Mediterranean Biogeographic Region
|Mediterranean Biogeographic Region|
Hillside Riparian forest and mediterranean shrubland vegetation on Monte Arcosu, Sardinia
Biogeographic regions of Europe, as defined by the European Environment Agency
|Oceans or seas||Mediterranean Sea|
|Climate type||Csa / Csb|
The Mediterranean Biogeographic Region is the biogeographic region around and including the Mediterranean Sea. The term is defined by the European Environment Agency as applying to the land areas of Europe that border on the Mediterranean Sea, and the corresponding territorial waters. The region is rich in biodiversity and has many endemic species. The term may also be used in the broader sense of all the lands of the Mediterranean Basin, or in the narrow sense of just the Mediterranean Sea.
The European Commission defines the Mediterranean Biogeographic Region as consisting of the Mediterranean Sea, Greece, Malta, Cyprus, large parts of Portugal, Spain and Italy, and a smaller part of France. The region includes 20.6% of European Union territory.
The region has cool humid winters and hot dry summers. Wladimir Köppen divided his "Cs" mediterranean climate classification into "Csa" with a highest mean monthly temperature over 22 °C (72 °F) and "Csb" where the mean monthly temperature was always lower than 22 °C (72 °F). The region may also be subdivided into dry zones such as Alicante in Spain, and humid zones such as Cinque Terre in Italy.
The region has generally hilly terrain and includes islands, high mountains, semi-arid steppes and thick Mediterranean forests, woodlands, and scrub with many aromatic plants. There are rocky shorelines and sandy beaches. The region has been greatly affected by human activity such as livestock grazing, cultivation, forest clearance and forest fires. In recent years tourism has put greater pressure on the shoreline environment.
The Mediterranean Biogeographic Region is rich in biodiversity and has many endemic species. The region has more plants species than all the other biogeographical regions of Europe combined. The wildlife and vegetation are adapted to the unpredictable weather, with sudden downpours or strong winds. Coastal wetlands are home to endemic species of insects, amphibians and fish, which provide food for large flocks of waders and dabbling ducks. The sea is also rich in marine life, including many endemic species. The shallow coastal waters hold huge Posidonia beds, underwater meadows that harbor rare crustaceans, sponges and Ascidiacea (sea squirts). As of 2009 the region was not sufficiently covered in the EuMon database. Recruiting volunteers to monitor species may help address the issue.
The Iberian Peninsula is particularly rich in species, including rare and endemic species, due to its complex climate and terrain, and because it provided refugia during the glacial period of the Pleistocene. A 2011 study of spiders in the coastal dunes of Portugal showed that the primary factor in beta diversity was a broad-scale gradient of mediterraneity. Diversity was lower in the northern dunes, which are in the Eurosiberian biogeographic region, and higher in the center and south in the Mediterranean biogeographic region[a]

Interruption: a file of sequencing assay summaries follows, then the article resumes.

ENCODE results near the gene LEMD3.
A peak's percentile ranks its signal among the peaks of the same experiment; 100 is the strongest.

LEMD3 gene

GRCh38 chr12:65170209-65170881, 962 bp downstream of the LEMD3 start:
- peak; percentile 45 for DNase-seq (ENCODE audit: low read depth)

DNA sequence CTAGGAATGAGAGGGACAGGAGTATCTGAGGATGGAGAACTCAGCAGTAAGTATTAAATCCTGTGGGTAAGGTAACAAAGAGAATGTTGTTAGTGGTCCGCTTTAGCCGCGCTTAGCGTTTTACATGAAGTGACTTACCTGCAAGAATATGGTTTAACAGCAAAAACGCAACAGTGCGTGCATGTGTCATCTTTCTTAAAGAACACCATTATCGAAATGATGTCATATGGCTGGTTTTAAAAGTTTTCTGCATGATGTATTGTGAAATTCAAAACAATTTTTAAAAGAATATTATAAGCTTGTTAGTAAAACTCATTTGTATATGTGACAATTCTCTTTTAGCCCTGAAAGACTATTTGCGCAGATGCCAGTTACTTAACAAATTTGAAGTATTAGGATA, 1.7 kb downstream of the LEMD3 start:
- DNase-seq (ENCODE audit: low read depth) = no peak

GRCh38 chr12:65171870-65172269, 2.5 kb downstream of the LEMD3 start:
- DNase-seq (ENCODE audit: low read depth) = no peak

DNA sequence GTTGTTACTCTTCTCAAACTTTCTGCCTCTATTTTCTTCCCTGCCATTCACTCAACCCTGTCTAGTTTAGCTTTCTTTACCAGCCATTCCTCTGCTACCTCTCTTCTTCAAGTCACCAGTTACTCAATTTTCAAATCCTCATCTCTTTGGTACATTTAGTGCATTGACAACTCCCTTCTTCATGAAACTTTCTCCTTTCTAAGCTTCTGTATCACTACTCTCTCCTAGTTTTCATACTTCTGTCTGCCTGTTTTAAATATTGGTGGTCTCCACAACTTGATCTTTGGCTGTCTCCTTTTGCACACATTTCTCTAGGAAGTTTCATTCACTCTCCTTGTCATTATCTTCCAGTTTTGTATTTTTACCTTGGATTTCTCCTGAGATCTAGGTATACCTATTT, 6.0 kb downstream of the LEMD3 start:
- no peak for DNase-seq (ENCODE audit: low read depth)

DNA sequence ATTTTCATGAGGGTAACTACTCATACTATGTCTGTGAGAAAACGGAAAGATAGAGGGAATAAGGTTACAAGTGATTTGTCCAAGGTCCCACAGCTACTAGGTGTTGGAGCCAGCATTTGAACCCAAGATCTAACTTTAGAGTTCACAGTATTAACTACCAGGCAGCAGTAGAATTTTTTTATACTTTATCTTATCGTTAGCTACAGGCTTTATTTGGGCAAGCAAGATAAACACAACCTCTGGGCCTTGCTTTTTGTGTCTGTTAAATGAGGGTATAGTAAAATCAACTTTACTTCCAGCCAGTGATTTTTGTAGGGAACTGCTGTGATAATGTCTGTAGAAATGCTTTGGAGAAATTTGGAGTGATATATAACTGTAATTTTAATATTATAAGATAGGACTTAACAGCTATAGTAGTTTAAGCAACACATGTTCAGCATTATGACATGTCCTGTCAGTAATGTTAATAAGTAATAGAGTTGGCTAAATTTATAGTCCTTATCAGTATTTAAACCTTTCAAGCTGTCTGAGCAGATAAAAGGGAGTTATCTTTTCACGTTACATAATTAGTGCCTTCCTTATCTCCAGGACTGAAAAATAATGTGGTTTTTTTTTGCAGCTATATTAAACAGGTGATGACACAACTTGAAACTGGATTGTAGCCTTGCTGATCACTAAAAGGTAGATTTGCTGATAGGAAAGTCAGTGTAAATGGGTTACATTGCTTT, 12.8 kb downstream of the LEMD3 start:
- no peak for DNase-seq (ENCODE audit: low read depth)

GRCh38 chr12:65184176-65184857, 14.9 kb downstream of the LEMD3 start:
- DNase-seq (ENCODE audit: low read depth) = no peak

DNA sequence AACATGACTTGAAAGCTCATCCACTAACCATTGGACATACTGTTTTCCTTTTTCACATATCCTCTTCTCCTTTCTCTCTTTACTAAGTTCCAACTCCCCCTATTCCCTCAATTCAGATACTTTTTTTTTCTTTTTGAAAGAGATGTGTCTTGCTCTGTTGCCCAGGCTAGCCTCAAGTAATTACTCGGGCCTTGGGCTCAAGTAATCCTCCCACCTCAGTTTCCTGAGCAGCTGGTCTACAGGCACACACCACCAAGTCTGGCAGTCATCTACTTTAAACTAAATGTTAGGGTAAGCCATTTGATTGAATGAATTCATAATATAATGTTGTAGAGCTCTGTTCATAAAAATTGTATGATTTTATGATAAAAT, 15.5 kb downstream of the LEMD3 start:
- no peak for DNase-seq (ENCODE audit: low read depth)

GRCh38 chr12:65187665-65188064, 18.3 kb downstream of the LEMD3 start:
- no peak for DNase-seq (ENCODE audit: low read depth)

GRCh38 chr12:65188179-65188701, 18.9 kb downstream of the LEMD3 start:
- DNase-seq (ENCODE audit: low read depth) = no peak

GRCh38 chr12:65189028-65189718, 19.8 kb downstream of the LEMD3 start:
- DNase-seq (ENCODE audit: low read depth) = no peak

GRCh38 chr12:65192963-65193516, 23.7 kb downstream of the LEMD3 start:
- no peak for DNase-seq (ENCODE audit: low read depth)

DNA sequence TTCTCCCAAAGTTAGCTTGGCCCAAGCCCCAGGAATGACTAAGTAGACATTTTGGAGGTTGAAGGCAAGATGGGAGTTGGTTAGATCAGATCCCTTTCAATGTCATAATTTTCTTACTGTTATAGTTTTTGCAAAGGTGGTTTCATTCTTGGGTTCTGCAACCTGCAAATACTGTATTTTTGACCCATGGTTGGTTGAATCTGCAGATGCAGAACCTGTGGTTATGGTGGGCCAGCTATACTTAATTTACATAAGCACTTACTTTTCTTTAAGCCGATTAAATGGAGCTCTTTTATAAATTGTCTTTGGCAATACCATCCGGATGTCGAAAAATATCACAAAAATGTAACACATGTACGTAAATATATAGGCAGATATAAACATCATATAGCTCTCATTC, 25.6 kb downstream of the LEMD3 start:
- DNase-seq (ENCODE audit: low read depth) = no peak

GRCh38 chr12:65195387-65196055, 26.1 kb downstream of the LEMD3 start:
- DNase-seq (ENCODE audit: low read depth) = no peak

Arco Aguilar and Rodríguez Delgado state that three large floristic regions originated in the Mesogean region after the Pleistocene glaciation, the Mediterranean, Saharo-North-Arabian and Iranian-Turanian.[b] Academics such as Ana Isabel Queiroz and Simon Pooley consider that the Mediterranean biogeographic region includes all of the Mediterranean Sea and all the lands surrounding it that have a Mediterranean-type climate (MTC).
The Mediterranean Basin is about 3,800 kilometres (2,400 mi) long, from Lebanon in the east to Portugal in the west, and about 1,000 kilometres (620 mi) wide, from Morocco and Libya in the south to Italy in the north. The region contains about 1.6% of the world's dry land but has about 10% of the known vascular plant species, with over 25,000 identified to date. More than half of them are endemic.
The biogeographic origins of the non-indigenous plants of the region include northern and central Eurasia, southwest and central Asia, North Africa, Arabia and the tropics of Africa. For example, the Mediterranean species of the Androcymbium genus migrated northward from tropical Africa via the Eastern African mountain ranges to reach the Mediterranean in the Middle Miocene, at a time when the climate was quite different from today. Molecular phylogeography is starting to give new insights into the origins and evolution of Mediterranean species.
An analysis of literature has found about 17,000 marine species recorded as occurring in the Mediterranean Sea. This estimate is probably low, with microbes significantly under-reported, and with large gaps in knowledge of the deep sea areas and the southern and eastern part of the sea. Biodiversity is generally greater in the coastal and shallow regions, lower in deeper areas. The ecology is threatened by habitat loss or degradation from fishing, pollution, climate change, eutrophication and alien species.
- The Eurosiberian and Mediterranean regions of the north of the peninsula are roughly separated by the divide between the Cantabrian and Mediterranean water basins, although there are patches of Mediterranean vegetation on the Atlantic side, and of Eurosiberian vegetation on the Mediterranean side.
- Various plants in the Canary Islands came from the Mediterranean region via the Northwest African corridor, while others came from the Saharo-North-Arabian or were introduced by man.
- Kerstin Sundseth 2009, p. 3.
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- Queiroz & Pooley 2018, p. 4.
- Hans Peter Comes 2004, p. 11.
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